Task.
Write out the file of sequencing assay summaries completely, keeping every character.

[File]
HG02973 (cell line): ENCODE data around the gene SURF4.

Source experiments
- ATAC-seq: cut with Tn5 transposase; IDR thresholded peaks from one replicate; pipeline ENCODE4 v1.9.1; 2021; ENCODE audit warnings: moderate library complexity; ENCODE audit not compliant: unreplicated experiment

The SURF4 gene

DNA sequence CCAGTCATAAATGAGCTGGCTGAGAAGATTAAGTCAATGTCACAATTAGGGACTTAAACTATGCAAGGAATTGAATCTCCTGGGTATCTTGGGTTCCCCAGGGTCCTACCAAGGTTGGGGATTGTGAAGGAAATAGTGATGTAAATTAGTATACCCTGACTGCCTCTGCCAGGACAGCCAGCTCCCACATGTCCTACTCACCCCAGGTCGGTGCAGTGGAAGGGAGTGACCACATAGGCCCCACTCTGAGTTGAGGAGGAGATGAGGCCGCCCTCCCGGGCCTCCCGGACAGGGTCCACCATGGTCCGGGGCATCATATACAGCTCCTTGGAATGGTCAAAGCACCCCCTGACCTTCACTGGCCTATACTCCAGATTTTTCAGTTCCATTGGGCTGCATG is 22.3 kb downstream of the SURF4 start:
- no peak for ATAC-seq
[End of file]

HG02973 (cell line): ENCODE data around the gene SURF4.

Source experiments
- ATAC-seq: cut with Tn5 transposase; IDR thresholded peaks from one replicate; pipeline ENCODE4 v1.9.1; 2021; ENCODE audit warnings: moderate library complexity; ENCODE audit not compliant: unreplicated experiment

The SURF4 gene

DNA sequence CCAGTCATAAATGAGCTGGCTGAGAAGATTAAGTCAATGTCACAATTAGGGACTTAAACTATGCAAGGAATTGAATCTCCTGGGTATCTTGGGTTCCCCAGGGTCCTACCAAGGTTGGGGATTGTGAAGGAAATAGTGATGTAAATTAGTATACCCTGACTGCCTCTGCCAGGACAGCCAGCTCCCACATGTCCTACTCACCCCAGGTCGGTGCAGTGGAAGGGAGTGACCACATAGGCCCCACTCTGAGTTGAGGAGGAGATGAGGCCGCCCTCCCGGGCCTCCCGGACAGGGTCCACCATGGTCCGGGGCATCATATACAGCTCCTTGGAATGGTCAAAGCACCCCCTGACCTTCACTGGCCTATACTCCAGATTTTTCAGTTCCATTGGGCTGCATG is 22.3 kb downstream of the SURF4 start:
- no peak for ATAC-seq